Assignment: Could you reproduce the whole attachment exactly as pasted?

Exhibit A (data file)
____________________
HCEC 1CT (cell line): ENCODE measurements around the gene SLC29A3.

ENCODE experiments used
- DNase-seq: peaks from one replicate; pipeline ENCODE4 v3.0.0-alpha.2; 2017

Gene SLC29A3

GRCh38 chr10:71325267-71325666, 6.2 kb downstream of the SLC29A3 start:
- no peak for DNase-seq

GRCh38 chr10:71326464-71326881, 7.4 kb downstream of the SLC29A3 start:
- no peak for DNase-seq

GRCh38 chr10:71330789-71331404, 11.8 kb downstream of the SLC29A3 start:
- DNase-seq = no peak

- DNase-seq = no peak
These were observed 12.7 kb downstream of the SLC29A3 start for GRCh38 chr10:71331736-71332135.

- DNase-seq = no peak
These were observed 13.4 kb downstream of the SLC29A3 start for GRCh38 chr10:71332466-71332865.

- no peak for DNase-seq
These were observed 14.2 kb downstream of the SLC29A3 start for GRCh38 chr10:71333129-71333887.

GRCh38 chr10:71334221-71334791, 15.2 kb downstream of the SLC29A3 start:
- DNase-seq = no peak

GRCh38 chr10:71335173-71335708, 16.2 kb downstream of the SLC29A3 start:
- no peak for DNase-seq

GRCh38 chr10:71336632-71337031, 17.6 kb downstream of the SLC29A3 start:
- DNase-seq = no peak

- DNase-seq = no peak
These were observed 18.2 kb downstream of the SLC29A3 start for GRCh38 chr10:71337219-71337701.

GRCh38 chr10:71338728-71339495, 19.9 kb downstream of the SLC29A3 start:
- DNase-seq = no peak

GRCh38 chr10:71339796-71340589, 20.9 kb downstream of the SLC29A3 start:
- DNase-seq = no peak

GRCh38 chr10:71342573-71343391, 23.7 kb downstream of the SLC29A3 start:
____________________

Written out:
HCEC 1CT (cell line): ENCODE measurements around the gene SLC29A3.

ENCODE experiments used
- DNase-seq: peaks from one replicate; pipeline ENCODE4 v3.0.0-alpha.2; 2017

Gene SLC29A3

GRCh38 chr10:71325267-71325666, 6.2 kb downstream of the SLC29A3 start:
- no peak for DNase-seq

GRCh38 chr10:71326464-71326881, 7.4 kb downstream of the SLC29A3 start:
- no peak for DNase-seq

GRCh38 chr10:71330789-71331404, 11.8 kb downstream of the SLC29A3 start:
- DNase-seq = no peak

- DNase-seq = no peak
These were observed 12.7 kb downstream of the SLC29A3 start for GRCh38 chr10:71331736-71332135.

- DNase-seq = no peak
These were observed 13.4 kb downstream of the SLC29A3 start for GRCh38 chr10:71332466-71332865.

- no peak for DNase-seq
These were observed 14.2 kb downstream of the SLC29A3 start for GRCh38 chr10:71333129-71333887.

GRCh38 chr10:71334221-71334791, 15.2 kb downstream of the SLC29A3 start:
- DNase-seq = no peak

GRCh38 chr10:71335173-71335708, 16.2 kb downstream of the SLC29A3 start:
- no peak for DNase-seq

GRCh38 chr10:71336632-71337031, 17.6 kb downstream of the SLC29A3 start:
- DNase-seq = no peak

- DNase-seq = no peak
These were observed 18.2 kb downstream of the SLC29A3 start for GRCh38 chr10:71337219-71337701.

GRCh38 chr10:71338728-71339495, 19.9 kb downstream of the SLC29A3 start:
- DNase-seq = no peak

GRCh38 chr10:71339796-71340589, 20.9 kb downstream of the SLC29A3 start:
- DNase-seq = no peak

GRCh38 chr10:71342573-71343391, 23.7 kb downstream of the SLC29A3 start: